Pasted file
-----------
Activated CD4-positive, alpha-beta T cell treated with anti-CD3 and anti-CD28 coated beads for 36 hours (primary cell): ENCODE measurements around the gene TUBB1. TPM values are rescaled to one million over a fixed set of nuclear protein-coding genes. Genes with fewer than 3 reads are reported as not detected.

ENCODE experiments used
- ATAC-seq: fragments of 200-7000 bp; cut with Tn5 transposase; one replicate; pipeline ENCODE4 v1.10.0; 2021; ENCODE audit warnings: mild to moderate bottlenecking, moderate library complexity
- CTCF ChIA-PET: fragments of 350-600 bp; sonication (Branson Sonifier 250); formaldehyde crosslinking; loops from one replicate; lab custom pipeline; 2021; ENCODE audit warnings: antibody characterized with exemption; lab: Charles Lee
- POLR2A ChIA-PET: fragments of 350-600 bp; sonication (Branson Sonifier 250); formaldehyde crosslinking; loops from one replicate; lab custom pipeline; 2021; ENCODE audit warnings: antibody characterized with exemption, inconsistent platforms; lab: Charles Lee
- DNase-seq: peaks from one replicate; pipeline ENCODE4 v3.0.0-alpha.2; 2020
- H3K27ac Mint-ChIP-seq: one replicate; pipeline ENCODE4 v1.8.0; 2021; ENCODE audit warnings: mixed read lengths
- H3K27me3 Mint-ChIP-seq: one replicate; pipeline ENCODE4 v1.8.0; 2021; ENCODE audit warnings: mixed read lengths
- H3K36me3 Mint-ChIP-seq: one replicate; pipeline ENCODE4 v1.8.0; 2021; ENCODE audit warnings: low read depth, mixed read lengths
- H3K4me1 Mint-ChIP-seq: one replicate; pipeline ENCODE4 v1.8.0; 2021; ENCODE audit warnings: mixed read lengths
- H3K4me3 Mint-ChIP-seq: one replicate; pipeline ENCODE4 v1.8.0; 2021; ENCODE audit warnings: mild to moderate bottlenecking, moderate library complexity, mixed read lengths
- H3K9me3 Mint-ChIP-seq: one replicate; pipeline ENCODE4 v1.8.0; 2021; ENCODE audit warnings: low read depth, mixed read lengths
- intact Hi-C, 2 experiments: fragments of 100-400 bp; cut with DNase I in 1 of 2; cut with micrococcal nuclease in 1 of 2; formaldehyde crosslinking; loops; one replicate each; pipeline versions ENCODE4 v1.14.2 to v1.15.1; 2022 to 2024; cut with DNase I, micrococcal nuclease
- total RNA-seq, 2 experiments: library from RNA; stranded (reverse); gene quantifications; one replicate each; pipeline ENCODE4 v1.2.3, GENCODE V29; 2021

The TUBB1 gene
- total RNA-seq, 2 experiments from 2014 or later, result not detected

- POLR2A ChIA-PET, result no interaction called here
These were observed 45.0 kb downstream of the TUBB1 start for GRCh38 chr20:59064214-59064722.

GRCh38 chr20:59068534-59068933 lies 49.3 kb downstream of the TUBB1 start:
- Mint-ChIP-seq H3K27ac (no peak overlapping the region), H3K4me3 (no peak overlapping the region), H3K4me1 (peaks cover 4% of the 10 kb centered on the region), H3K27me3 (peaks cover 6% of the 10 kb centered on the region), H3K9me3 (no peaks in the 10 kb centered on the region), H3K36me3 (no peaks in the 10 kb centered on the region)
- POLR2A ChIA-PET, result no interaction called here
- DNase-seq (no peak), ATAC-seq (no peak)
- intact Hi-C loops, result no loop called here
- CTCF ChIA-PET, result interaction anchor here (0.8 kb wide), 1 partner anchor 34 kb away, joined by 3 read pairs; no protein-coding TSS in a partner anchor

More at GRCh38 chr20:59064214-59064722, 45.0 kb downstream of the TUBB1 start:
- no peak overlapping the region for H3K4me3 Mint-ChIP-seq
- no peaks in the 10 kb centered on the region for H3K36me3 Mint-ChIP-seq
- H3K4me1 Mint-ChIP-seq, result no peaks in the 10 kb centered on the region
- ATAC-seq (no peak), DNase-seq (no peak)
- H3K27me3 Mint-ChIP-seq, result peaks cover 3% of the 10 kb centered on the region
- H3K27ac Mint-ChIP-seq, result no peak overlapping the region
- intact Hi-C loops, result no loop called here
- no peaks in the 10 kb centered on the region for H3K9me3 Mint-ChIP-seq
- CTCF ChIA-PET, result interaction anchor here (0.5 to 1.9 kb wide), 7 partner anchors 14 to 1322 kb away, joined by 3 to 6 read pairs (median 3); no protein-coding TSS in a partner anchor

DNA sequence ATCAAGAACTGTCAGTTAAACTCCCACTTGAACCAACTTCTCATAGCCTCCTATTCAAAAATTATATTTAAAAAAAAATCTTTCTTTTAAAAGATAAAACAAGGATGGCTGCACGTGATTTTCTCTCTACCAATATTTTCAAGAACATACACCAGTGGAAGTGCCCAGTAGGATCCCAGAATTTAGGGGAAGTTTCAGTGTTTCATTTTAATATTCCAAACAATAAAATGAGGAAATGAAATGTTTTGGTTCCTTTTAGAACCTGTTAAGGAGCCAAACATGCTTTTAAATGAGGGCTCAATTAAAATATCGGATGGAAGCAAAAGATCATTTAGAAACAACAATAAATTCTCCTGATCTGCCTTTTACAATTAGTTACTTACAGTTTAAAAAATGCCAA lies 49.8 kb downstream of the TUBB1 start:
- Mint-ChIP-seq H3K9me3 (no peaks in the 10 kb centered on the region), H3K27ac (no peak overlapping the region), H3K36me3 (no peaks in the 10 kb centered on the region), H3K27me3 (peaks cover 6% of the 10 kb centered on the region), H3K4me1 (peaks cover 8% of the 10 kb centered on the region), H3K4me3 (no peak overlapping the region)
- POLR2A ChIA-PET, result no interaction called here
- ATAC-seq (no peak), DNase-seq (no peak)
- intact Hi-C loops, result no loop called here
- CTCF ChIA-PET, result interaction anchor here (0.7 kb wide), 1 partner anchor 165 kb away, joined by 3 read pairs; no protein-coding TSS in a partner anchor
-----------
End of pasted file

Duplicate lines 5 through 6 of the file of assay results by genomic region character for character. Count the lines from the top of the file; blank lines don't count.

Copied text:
- POLR2A ChIA-PET: fragments of 350-600 bp; sonication (Branson Sonifier 250); formaldehyde crosslinking; loops from one replicate; lab custom pipeline; 2021; ENCODE audit warnings: antibody characterized with exemption, inconsistent platforms; lab: Charles Lee
- DNase-seq: peaks from one replicate; pipeline ENCODE4 v3.0.0-alpha.2; 2020